I was exhausted by the day, but I’m exhausted by most days. Importantly, I was nourished and challenged. These events are for everyone. I’ll be back.

My jaw dropped. I cried.

Would you like some powerful documentary story telling?

I was gripped.

I winced, and worried for a young man I’ll never meet.

I felt the anxiety and the efforts of his teachers.

I wanted to hug them all.

My eyes just kept on dripping.

An excerpt from the Channel 4 series Educating Yorkshire. Thank you to all who shared 6 months of your lives with us.

our great loss

I’ll never see Heaney now

Who will tell us the truth about ourselves?

Who will make us listen?

Who will keep us from the herd?

Who will remind us of the hope and the history, our foolishness, and our losses?

Rest now, Seamus.

Clearances, VIII

I thought of walking round and around a space

Utterly empty, utterly a source

Where the decked chestnut tree had lost its place

In our front hedge above the wallflowers.

The white chips jumped and jumped and skitted high.

I heard the hatchet’s differentiated

Accurate cut, the crack, the sigh

And collapse of what luxuriated

Through the shocked tips and wreckage of it all.

Deep-planted and long gone, my coeval

Chestnut from a jam jar in a hole,

Its heft and hush became a bright nowhere,

A soul ramifying and forever

Silent, beyond silence listened for.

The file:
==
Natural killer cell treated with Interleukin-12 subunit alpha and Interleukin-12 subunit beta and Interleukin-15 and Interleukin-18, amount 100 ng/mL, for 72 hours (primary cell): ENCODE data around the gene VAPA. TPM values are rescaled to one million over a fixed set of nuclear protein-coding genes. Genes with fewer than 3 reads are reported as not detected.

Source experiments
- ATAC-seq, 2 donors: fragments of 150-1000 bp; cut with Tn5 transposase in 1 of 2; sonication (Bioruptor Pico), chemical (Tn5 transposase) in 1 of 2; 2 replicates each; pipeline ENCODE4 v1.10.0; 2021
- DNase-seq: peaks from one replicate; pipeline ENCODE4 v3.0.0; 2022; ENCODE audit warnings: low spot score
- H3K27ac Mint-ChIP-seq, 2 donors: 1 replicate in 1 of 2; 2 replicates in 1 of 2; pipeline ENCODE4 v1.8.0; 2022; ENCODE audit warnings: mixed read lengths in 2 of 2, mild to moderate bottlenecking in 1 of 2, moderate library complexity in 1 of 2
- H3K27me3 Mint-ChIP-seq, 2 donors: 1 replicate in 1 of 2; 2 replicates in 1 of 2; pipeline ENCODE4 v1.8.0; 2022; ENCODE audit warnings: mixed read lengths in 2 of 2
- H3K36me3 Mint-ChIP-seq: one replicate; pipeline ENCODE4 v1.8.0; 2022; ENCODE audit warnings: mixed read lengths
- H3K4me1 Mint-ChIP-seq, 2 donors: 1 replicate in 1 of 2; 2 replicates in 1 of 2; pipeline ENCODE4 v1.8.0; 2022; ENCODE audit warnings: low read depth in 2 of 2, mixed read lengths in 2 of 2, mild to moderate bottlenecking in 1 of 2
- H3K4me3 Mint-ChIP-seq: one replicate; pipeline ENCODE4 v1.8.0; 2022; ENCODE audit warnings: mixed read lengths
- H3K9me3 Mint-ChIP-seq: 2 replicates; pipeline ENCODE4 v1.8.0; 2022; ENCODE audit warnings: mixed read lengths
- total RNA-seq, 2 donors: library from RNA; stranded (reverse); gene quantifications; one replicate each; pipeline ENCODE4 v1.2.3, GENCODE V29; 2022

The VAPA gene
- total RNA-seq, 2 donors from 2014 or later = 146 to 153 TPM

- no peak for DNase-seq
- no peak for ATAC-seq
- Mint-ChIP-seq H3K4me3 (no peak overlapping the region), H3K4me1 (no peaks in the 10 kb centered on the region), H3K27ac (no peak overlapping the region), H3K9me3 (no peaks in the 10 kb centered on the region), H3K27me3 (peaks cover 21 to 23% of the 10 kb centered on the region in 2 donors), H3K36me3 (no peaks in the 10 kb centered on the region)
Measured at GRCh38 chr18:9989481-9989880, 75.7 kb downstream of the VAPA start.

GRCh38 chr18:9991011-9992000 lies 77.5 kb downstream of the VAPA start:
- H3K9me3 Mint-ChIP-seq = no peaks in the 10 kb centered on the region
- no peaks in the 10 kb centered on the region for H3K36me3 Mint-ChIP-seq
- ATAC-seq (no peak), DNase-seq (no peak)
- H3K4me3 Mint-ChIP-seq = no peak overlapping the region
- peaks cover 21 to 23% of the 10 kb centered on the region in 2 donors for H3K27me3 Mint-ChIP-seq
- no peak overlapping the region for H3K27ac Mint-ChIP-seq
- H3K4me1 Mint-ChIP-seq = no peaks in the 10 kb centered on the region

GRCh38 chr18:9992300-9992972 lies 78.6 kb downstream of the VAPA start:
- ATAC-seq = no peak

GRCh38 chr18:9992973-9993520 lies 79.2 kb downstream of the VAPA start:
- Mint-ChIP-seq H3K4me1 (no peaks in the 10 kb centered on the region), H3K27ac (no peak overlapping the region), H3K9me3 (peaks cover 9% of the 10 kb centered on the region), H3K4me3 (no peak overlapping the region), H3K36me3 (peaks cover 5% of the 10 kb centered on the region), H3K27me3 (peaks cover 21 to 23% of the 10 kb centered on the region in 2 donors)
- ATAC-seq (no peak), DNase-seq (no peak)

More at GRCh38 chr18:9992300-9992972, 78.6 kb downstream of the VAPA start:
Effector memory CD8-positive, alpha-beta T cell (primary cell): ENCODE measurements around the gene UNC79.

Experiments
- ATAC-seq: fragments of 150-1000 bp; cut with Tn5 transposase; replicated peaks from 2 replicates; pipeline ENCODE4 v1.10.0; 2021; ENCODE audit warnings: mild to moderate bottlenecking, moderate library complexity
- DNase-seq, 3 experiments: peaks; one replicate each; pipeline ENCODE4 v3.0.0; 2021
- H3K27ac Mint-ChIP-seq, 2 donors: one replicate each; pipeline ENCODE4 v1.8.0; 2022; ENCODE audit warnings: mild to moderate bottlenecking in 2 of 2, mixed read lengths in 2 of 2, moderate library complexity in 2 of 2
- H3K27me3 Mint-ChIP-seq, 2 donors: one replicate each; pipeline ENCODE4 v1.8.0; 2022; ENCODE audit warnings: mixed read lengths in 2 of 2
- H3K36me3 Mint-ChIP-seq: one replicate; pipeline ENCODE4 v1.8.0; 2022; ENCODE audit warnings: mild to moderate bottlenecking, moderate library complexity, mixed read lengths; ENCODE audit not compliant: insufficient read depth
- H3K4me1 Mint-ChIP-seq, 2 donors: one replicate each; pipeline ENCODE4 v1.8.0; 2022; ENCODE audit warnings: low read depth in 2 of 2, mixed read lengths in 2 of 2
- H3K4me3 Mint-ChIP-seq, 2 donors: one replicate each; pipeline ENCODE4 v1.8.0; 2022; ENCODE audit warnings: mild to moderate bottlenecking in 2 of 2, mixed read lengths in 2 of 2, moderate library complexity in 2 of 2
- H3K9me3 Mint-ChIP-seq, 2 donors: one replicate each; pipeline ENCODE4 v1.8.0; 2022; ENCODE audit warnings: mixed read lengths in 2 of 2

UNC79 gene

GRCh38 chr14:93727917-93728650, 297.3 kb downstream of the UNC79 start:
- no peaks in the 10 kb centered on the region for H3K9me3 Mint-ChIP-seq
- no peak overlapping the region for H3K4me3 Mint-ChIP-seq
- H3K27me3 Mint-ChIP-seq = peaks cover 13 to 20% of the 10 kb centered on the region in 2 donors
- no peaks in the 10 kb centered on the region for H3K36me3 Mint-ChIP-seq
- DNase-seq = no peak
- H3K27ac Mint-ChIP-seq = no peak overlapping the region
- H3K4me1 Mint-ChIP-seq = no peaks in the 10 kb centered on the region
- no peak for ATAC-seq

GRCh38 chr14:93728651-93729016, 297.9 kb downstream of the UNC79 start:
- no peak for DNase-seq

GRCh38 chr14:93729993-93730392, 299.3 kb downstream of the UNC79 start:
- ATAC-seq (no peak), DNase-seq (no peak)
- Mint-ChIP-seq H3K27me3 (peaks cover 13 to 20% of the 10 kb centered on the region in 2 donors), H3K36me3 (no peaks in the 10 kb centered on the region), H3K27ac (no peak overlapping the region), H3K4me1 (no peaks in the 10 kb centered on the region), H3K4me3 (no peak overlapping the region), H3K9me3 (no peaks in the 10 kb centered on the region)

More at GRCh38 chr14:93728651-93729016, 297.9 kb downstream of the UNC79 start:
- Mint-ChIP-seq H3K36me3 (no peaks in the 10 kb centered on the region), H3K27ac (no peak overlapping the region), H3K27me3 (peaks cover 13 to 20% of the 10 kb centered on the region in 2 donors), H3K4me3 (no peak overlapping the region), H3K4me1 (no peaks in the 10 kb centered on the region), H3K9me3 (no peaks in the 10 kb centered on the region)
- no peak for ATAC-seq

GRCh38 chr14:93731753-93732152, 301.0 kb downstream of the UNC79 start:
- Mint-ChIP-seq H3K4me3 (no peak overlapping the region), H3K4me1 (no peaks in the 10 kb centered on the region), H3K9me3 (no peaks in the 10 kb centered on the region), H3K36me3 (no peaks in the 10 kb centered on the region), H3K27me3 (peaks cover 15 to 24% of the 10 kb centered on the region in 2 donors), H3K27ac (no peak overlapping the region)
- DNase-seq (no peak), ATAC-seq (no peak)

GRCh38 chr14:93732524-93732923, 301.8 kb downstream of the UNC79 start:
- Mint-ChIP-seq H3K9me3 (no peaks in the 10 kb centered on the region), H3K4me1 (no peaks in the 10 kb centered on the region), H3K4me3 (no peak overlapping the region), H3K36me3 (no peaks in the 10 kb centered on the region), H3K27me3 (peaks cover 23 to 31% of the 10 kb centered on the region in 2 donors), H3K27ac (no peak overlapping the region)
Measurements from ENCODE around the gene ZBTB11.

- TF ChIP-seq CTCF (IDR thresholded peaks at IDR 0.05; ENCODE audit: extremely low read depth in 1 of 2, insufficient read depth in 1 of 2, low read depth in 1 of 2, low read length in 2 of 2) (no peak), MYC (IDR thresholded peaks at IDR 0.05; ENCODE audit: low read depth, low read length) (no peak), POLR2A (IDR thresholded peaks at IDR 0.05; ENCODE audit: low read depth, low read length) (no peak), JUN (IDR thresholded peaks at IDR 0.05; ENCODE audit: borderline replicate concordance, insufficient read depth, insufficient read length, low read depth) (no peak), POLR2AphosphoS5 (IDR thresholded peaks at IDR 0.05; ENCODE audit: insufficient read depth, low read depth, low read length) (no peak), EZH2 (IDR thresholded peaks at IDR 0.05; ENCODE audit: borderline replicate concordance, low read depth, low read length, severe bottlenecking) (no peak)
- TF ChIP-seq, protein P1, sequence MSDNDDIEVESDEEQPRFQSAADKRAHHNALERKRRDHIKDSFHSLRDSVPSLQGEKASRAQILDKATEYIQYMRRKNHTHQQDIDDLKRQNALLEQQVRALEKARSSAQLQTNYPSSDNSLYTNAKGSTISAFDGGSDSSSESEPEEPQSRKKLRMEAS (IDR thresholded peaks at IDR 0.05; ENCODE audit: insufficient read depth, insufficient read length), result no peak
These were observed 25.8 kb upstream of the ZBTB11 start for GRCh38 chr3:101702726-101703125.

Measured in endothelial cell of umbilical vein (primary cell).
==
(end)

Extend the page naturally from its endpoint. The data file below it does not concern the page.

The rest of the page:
playing away

Back in the mists of time, Santa brought a present. Tickets for an event, at some unimaginable future date.

By Saturday afternoon we were ready. The route was printed. We ‘d found a carpark. Our friendly neighbourhood babysitter expanded her repertoire to dog walking duties.

The McSpecs headed south, to Dublin. We drove past the venue, parked where we’d planned. An amble down a busy street, through tourists and shoppers and statues of “random guys” figures of historical and/ or literary note.

A retro American themed diner. Shed loads of food.


Two doors down, the theatre.

TV talent show winners, dancing. Oh, such dancing. Irish dancing never used to be like this.

Footstorm is the original show devised by Prodijig. A time travelling, battle ridden story. Boy meets girl, boy loses girl, boy rescues girl. Good and evil. (We weren’t there for the story.) New music, fantastic lighting. Unlike any feis I was ever at.

My jaw dropped. The hair on my arms stood on end. Familiar steps, at great speed, but way beyond anything I’d seen before. Irish dancing, without the upright form or traditional music associated with ‘Irish’. Story telling, done well. Defying its form.

At one point I was admiring how well choreographed a battle scene was, when I realised I’d forgotten the feet. Their feet were continuing to do incredible things while the story unfolded. As with all experts, they made it look relaxed and easy.

We didn’t get lost. Girls slept on the way back, and I imagined Irish dancing to non traditional tunes by The Jam and Family of the Year as we headed home.

Anything is possible.